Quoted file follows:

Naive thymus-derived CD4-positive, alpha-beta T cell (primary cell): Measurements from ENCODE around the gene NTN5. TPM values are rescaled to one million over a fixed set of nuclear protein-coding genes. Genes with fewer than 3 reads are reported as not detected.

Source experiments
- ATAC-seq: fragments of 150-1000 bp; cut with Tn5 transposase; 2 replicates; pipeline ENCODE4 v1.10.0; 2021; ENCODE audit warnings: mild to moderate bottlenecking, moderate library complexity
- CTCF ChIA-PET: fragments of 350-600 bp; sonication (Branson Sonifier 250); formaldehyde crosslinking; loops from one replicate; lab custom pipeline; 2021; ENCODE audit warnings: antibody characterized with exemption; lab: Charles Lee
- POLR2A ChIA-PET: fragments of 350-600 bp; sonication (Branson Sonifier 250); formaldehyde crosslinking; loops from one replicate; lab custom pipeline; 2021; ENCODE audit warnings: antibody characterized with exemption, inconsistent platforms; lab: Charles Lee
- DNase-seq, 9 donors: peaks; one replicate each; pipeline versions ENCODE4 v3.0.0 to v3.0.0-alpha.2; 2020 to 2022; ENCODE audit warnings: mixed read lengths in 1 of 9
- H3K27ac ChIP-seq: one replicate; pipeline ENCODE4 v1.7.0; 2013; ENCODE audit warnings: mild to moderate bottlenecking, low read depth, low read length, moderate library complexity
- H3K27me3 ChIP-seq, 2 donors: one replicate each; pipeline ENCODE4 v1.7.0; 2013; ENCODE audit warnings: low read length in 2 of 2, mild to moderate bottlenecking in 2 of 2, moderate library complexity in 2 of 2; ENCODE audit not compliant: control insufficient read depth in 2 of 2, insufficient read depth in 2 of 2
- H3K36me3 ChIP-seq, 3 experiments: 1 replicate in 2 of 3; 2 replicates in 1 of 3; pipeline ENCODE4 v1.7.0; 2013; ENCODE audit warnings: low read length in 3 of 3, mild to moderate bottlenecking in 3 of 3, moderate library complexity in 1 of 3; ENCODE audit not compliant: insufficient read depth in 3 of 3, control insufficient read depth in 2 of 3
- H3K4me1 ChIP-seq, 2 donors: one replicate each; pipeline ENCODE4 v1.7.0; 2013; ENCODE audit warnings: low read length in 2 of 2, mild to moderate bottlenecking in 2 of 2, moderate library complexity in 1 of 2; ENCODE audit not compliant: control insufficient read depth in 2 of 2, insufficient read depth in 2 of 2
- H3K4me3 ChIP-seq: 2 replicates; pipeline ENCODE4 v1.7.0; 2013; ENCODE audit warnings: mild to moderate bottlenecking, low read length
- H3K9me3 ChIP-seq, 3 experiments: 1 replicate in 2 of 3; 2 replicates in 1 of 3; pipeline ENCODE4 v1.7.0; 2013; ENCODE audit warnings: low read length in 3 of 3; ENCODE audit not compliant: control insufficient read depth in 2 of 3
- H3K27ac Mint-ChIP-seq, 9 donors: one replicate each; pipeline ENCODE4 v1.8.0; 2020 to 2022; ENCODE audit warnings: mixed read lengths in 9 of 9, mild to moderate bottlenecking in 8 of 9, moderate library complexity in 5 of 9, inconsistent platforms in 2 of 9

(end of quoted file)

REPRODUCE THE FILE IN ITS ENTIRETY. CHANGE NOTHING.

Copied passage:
Naive thymus-derived CD4-positive, alpha-beta T cell (primary cell): Measurements from ENCODE around the gene NTN5. TPM values are rescaled to one million over a fixed set of nuclear protein-coding genes. Genes with fewer than 3 reads are reported as not detected.

Source experiments
- ATAC-seq: fragments of 150-1000 bp; cut with Tn5 transposase; 2 replicates; pipeline ENCODE4 v1.10.0; 2021; ENCODE audit warnings: mild to moderate bottlenecking, moderate library complexity
- CTCF ChIA-PET: fragments of 350-600 bp; sonication (Branson Sonifier 250); formaldehyde crosslinking; loops from one replicate; lab custom pipeline; 2021; ENCODE audit warnings: antibody characterized with exemption; lab: Charles Lee
- POLR2A ChIA-PET: fragments of 350-600 bp; sonication (Branson Sonifier 250); formaldehyde crosslinking; loops from one replicate; lab custom pipeline; 2021; ENCODE audit warnings: antibody characterized with exemption, inconsistent platforms; lab: Charles Lee
- DNase-seq, 9 donors: peaks; one replicate each; pipeline versions ENCODE4 v3.0.0 to v3.0.0-alpha.2; 2020 to 2022; ENCODE audit warnings: mixed read lengths in 1 of 9
- H3K27ac ChIP-seq: one replicate; pipeline ENCODE4 v1.7.0; 2013; ENCODE audit warnings: mild to moderate bottlenecking, low read depth, low read length, moderate library complexity
- H3K27me3 ChIP-seq, 2 donors: one replicate each; pipeline ENCODE4 v1.7.0; 2013; ENCODE audit warnings: low read length in 2 of 2, mild to moderate bottlenecking in 2 of 2, moderate library complexity in 2 of 2; ENCODE audit not compliant: control insufficient read depth in 2 of 2, insufficient read depth in 2 of 2
- H3K36me3 ChIP-seq, 3 experiments: 1 replicate in 2 of 3; 2 replicates in 1 of 3; pipeline ENCODE4 v1.7.0; 2013; ENCODE audit warnings: low read length in 3 of 3, mild to moderate bottlenecking in 3 of 3, moderate library complexity in 1 of 3; ENCODE audit not compliant: insufficient read depth in 3 of 3, control insufficient read depth in 2 of 3
- H3K4me1 ChIP-seq, 2 donors: one replicate each; pipeline ENCODE4 v1.7.0; 2013; ENCODE audit warnings: low read length in 2 of 2, mild to moderate bottlenecking in 2 of 2, moderate library complexity in 1 of 2; ENCODE audit not compliant: control insufficient read depth in 2 of 2, insufficient read depth in 2 of 2
- H3K4me3 ChIP-seq: 2 replicates; pipeline ENCODE4 v1.7.0; 2013; ENCODE audit warnings: mild to moderate bottlenecking, low read length
- H3K9me3 ChIP-seq, 3 experiments: 1 replicate in 2 of 3; 2 replicates in 1 of 3; pipeline ENCODE4 v1.7.0; 2013; ENCODE audit warnings: low read length in 3 of 3; ENCODE audit not compliant: control insufficient read depth in 2 of 3
- H3K27ac Mint-ChIP-seq, 9 donors: one replicate each; pipeline ENCODE4 v1.8.0; 2020 to 2022; ENCODE audit warnings: mixed read lengths in 9 of 9, mild to moderate bottlenecking in 8 of 9, moderate library complexity in 5 of 9, inconsistent platforms in 2 of 9